Advertising the environmental benefits and attributes of consumer products has become an increasing trend in recent years as companies learn that consumers value “green” goods and services. To address compliance issues encountered in making these types of marketing claims, regulators are formulating guidance for businesses. While the U.S. is in the process of revising its environmental marketing Green Guides, the U.K. has published its new Green Claims Guidance. Both the U.S. and U.K. have addressed similar issues in their respective guidance documents.

The U.K.’s Department for Environment Food and Rural Affairs (“Defra”) published the revised Green Claims Guidance on February 2, 2011, updating previous guidance published in 2003. The Green Claims Guidance is directed at anyone who produces, sells, markets, or advertizes products or services in the U.K.

In general, environmental claims made in the U.K. must be credible and reflect a genuine environmental benefit. Defra organized its Green Claims Guidance according to its three main objectives in developing the guidance:

Clarity and Accuracy

  • Defra focuses on the overall impression of environmental marketing claims. The Green Claims Guidance advises marketers to use plain language in describing environmental benefits. It also warns against creating new terms, which may cause confusion with consumers, and to be careful with emerging terms used to convey green claims.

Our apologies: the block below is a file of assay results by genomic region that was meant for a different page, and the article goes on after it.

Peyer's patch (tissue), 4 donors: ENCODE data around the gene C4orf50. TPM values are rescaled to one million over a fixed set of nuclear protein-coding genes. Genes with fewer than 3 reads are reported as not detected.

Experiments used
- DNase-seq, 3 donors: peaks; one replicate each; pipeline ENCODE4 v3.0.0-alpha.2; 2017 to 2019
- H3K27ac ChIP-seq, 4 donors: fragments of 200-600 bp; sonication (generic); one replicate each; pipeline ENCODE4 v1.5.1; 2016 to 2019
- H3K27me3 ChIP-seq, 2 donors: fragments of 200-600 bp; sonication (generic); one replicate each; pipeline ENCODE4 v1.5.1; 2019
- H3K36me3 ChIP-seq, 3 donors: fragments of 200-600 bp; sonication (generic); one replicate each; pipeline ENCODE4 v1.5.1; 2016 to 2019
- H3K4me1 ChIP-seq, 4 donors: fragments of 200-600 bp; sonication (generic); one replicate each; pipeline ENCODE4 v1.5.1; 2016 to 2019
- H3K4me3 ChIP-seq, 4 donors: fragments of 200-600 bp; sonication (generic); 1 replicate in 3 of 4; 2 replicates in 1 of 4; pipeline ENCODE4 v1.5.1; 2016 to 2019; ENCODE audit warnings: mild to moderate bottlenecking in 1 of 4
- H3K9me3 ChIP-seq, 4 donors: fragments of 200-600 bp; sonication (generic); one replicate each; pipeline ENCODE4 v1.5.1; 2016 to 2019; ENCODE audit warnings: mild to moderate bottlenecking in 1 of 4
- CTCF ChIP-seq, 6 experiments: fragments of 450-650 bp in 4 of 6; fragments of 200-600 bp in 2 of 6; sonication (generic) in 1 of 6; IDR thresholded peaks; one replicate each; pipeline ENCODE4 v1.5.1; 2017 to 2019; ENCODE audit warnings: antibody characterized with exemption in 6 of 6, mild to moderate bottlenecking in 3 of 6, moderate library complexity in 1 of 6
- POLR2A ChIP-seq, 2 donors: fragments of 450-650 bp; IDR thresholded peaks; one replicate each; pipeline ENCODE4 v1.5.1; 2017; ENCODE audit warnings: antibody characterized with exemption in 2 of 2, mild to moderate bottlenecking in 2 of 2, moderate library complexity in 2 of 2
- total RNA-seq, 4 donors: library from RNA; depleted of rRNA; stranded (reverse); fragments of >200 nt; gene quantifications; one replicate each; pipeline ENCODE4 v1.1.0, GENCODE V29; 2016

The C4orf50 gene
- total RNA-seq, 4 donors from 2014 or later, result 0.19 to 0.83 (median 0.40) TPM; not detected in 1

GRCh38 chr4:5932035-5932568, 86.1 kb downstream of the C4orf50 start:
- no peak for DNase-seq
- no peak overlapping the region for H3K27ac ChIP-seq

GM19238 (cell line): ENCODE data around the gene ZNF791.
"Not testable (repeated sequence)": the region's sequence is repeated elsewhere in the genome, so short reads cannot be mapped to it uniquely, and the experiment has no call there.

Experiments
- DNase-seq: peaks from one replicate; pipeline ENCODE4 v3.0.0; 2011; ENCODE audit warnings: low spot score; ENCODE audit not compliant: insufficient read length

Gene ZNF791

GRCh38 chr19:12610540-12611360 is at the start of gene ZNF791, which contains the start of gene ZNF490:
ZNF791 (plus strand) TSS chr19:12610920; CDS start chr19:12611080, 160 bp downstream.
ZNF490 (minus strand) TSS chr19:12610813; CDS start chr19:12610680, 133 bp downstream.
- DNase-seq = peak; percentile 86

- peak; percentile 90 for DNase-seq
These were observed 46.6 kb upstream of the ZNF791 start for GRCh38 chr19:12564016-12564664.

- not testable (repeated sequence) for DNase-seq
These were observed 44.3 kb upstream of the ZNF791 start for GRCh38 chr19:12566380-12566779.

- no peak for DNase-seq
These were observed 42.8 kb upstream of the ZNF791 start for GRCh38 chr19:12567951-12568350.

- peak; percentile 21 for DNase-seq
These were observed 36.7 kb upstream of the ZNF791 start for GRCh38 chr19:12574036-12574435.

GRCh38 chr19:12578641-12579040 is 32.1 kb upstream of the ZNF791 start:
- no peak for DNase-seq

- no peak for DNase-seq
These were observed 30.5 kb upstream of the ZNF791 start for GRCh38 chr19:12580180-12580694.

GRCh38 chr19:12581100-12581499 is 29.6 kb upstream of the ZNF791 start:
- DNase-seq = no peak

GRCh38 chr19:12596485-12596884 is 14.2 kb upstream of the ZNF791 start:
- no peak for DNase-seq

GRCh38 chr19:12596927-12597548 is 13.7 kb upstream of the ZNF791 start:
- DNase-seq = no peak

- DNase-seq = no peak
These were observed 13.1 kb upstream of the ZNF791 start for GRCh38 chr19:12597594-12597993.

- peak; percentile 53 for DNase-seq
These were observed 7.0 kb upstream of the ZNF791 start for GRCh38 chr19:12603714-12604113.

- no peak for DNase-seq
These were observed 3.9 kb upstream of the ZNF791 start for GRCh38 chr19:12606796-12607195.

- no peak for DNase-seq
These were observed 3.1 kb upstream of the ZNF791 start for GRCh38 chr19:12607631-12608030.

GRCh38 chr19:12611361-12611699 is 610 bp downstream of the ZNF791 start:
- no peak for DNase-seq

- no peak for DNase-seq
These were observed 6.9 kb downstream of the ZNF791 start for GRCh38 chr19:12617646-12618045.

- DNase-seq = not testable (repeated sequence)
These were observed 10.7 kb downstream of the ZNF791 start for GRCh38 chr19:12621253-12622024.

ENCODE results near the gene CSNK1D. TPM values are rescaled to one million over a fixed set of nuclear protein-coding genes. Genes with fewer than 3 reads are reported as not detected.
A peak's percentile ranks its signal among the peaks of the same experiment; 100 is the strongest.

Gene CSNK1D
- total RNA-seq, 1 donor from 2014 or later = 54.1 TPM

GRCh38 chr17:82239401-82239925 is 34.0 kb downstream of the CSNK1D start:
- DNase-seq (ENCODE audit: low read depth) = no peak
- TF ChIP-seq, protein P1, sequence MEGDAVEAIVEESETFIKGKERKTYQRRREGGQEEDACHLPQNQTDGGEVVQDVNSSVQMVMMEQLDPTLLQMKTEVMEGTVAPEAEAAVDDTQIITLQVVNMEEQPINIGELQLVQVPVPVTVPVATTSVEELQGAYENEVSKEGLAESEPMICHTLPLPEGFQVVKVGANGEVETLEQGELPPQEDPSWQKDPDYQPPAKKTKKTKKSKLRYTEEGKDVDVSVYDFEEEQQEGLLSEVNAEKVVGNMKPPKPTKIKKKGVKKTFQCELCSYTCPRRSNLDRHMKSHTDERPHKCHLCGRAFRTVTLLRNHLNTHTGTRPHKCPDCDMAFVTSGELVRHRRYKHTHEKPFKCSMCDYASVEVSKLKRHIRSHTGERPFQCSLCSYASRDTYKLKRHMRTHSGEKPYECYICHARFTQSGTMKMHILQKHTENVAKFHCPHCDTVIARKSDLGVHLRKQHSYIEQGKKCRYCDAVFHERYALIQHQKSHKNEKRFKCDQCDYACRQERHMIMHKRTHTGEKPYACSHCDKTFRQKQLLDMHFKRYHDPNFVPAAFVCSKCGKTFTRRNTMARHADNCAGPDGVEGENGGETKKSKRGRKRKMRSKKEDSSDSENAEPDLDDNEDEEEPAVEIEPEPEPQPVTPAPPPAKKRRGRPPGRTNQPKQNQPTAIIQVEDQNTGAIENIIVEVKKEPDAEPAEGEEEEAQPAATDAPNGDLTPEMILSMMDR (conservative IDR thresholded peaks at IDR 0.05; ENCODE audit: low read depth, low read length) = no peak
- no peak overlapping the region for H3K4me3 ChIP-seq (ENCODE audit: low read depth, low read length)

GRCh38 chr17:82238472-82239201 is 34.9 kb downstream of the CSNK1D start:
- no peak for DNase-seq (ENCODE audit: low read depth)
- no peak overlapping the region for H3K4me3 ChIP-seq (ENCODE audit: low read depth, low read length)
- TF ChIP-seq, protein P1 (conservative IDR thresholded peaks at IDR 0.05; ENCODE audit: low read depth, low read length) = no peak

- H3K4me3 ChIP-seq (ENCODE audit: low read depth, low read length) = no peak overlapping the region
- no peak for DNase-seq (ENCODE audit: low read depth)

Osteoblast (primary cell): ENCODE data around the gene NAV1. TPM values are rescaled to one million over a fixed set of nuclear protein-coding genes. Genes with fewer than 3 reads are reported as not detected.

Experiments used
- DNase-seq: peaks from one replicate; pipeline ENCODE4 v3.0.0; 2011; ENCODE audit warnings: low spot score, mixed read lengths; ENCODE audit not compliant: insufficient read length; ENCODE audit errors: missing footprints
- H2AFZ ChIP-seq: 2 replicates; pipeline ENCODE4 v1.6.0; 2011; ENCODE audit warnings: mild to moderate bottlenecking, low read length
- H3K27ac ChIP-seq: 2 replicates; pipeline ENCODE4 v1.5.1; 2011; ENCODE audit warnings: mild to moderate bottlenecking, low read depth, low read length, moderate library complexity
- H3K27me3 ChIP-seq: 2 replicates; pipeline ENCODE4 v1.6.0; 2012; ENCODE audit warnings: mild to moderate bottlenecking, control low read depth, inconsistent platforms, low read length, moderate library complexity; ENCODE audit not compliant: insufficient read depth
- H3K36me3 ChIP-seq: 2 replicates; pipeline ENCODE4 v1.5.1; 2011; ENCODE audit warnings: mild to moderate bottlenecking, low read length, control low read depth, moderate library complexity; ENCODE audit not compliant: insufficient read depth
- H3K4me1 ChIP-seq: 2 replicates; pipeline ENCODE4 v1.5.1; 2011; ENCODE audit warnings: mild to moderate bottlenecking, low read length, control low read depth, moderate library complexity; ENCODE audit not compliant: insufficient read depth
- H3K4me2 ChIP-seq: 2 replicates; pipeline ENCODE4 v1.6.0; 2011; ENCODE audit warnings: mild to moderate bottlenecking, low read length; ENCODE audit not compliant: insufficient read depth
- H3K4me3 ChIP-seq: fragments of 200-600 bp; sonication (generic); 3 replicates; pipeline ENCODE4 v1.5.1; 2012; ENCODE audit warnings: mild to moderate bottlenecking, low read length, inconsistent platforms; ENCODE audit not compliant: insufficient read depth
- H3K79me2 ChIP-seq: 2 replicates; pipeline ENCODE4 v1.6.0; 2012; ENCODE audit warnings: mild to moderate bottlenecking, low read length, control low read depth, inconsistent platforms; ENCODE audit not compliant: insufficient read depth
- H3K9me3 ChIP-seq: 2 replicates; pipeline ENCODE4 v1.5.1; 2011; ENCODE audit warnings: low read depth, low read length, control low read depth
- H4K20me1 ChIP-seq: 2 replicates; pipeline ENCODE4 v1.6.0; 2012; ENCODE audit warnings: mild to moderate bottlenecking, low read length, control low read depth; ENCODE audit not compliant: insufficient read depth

• Defra warns marketers against making sustainability claims, as sustainability is a highly complex concept and there is no method available to measure those claims.
  • Defra encourages the use of explanatory text in order to make the green claims clearer but also cautions against using too much explanatory text since consumers are unlikely to read it.


  • The Green Claims Guidance stresses that marketers should focus on the most significant environmental impacts in making these types of claims.
  • Only additional benefits are relevant and may be advertised – marketers should not make claims based on pre-existing benefits or where all products share the same attribute.
  • Environmental benefits that are marketed must be above and beyond just compliance with the law.


  • Environmental marketing claims must be supported by substantiation, based on robust and scientifically accepted evidence.
  • Defra encourages the use of third party independent testing bodies to bolster substantiation.
  • Firms may market aspirational environmental benefits, but the Green Claims Guidance requires marketers to have a firm factual basis for those claims, including details about intended actions, means of monitoring progress, and the achievability of those goals.

The Green Claims Guidance applies to environmental marketing claims made through symbols and images in addition to text, and Defra stresses that it is important for marketers to understand how consumers perceive those images. It specifically warns marketers against implying endorsement of a product by a third party through the use of symbols or images.

As with the U.S. Federal Trade Commission’s (“FTC”) revised Green Guides, Defra’s Green Claims Guidance only advises marketers in making environmental claims but compliance with the guidance does not guarantee that there will be no action taken by the U.K. Office of Fair Trading. Marketers in the U.K. are bound by the general requirements of the Consumer Protection from Unfair Trading Regulations of 2008, which require that all advertisements be fair and not misleading. For a summary of Defra’s revised Green Claims Guidance, please click here.